There are going to be times and seasons in life when it feels like no matter which way you turn there is no right way to go. It seems like quite often when one stress-producing problem occurs, it is followed rapidly by several more. It can start to feel like you are drowning in your personal sea of problems and you cannot see any possible way out. The hurt and fear and stress you feel absorb and overcome you. When I was homeless I was overwhelmed with feelings of worthlessness and concerns for my daughter Maddy. My mind would constantly dart from problem to problem, issue to issue. I hate conflict and fighting and yet I found myself drawn into one battle after another, some of which had to do with my divorce; but I also had to deal with “Church” people judging, criticizing, kicking me, and forgetting I had been their friend. In addition, I was searching for a new job which would pay me a living wage at least and allow me to see a reason for having a Masters degree. I thought that was how life was going to be forever and the bleakness of that threatened to sink me. I couldn't eat. I couldn't sleep. I couldn't think straight. I couldn't pray.
I learned a lot from that time in my life. One lesson I took away is: I can’t fix everyone. It doesn't matter how good my intentions are or even how much I pray - I cannot fix broken people. Much of the stress and pressure I was under was brought on by my mistaken belief I could fix people. Then, to top that off, people would call me or text me or send me a message on Facebook and unload their problems on me. And I would try to help and be supportive, but really, there was nothing in me for them. I was at a point where every emotional resource I had I was using for myself and Maddy. Some “friends” were angered by that. I let them go from my life, which was hard. I hate to let people go, especially when I don’t know if they have seen God’s hand in my life. But I learned I can’t fix them all.
Another lesson I learned is: sometimes you have to walk away from a fight. That was hard on so many levels. For one thing, the people who were attacking me were wrong and I really wanted them to see that. For another, some of them owed me something in one way or another. Walking away was like giving up on what was rightfully mine - and giving them what they wanted. But I came to understand being sane is more important than being right. And, even though I was struggling mightily, I asked God to help me forgive them and I stepped out of the arena.
I also learned not to try to look at the big picture. It really doesn’t help when pressures crush in from all sides. I had started applying and interviewing for jobs when I graduated with my Masters Degree and nine months later, when I was homeless, emotionally a wreck, physically beat down and mentally overwhelmed, I was still applying and interviewing for jobs. Years later, I found myself still applying and interviewing for jobs. Had I known how long the job search was going to take, I might have totally despaired. It is truly important to only look at the day you are in, the moment you are experiencing, and to focus on only that moment. Worrying about and fearing a bleak future will drag you down even more and I found life doesn't stay pressure-filled forever.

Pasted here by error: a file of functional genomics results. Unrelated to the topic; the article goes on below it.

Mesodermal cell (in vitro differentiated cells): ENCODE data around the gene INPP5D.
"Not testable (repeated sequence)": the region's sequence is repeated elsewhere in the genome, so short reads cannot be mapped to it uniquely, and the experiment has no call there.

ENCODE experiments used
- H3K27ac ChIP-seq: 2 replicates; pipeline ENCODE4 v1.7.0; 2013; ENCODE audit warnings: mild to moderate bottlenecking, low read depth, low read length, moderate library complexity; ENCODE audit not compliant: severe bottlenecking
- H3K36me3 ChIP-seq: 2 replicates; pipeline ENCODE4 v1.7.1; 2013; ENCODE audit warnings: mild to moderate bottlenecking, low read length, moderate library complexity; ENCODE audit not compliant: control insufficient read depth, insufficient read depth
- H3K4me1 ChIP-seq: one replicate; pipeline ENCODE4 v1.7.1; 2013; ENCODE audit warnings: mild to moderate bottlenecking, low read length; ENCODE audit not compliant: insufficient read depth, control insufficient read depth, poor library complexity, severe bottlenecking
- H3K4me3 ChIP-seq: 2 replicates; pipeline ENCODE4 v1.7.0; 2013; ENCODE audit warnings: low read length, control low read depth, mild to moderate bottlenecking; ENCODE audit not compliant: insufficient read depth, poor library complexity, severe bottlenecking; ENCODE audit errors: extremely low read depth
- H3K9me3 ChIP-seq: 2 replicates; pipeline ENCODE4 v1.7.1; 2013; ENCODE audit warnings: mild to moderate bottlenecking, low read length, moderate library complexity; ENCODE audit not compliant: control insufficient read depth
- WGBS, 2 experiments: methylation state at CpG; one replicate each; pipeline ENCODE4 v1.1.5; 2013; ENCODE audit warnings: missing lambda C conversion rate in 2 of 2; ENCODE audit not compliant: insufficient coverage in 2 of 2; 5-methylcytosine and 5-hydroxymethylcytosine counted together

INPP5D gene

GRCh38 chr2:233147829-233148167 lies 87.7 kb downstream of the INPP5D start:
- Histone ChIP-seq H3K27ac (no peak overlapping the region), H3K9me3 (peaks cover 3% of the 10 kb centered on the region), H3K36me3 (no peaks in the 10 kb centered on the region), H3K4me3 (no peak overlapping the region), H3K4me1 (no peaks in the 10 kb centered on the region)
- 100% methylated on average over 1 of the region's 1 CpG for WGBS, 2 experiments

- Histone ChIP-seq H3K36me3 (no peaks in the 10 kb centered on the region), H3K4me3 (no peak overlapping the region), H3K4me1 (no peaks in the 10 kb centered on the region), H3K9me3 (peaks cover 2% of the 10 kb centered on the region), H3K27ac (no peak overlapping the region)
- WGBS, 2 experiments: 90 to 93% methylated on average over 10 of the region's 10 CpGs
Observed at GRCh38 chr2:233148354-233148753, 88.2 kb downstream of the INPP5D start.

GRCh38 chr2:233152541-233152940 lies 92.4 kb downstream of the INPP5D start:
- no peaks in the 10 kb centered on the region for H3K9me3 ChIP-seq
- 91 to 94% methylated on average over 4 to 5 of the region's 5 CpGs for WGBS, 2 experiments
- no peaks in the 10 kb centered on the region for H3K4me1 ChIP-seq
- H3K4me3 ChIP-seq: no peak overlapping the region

I discovered during times of great stress you have take care of yourself. You have to get rest. When I couldn't sleep (and often I couldn't) because my mind wouldn't shut off - I tried taking some melatonin. It is natural, and helped me relax. As a child, I was a terrible insomniac. During that time I had to learn how to turn off my brain. I would force myself to imagine nothing but a blank white wall. Whenever another thought crept in, I forced it out and focused on the white wall. Often, even with melatonin, that was the only way I could fall asleep. Also, I forced myself to get exercise during the day to help tire my body out. I know stress feels utterly exhausting, but I would always be surprised at how much better I felt when I got some exercise. A break from it all is also important. I was able to get away for a few days here and there, and I did. When I needed a break, but couldn’t get away I took time out to watch movies or read good books. Novels, not self-help books. Anything to give my mind a break from dealing with the constant stress.
Definitely, one of the most important things I learned during that period of my life, is the importance of true, praying friends and family. I have been a person who prays daily for most of my adult life. I was frustrated to find I could not pray for long periods of time anymore. My prayers would come in short, desperate bursts and I ended up crying in frustration many times. Enter friends and family. I know there were people in my life who were praying daily for me and for Maddy. Even if there is only person out there bringing my name before God, He hears and responds. I never felt God was not with me, but I often found I couldn't control my thoughts enough to focus on prayer. He understood. My friends and family stepped in.
Finally, it is important to never ever EVER give up hope. Life did not go back to how it was before, but it has eventually gotten to be something “normal”. I realize people love me for me and no problem I face is so great I cannot get through it. Same for you - you can and you will. There was a point in time when I doubted I would ever be allowed to serve God again. I marvel at where I am today: poised and ready to receive the food truck and launch The Torch. I want the trials of my life to provide hope for others. Keep going. Lean on friends. Let go of the things that drag you down. Don’t try to look too far down the road. Take breaks. Exercise. Rest. And never forget you are loved, valuable, and important and this world needs you.
Today I am praying for everyone out there walking in that dark tunnel. I've got your back. You are loved.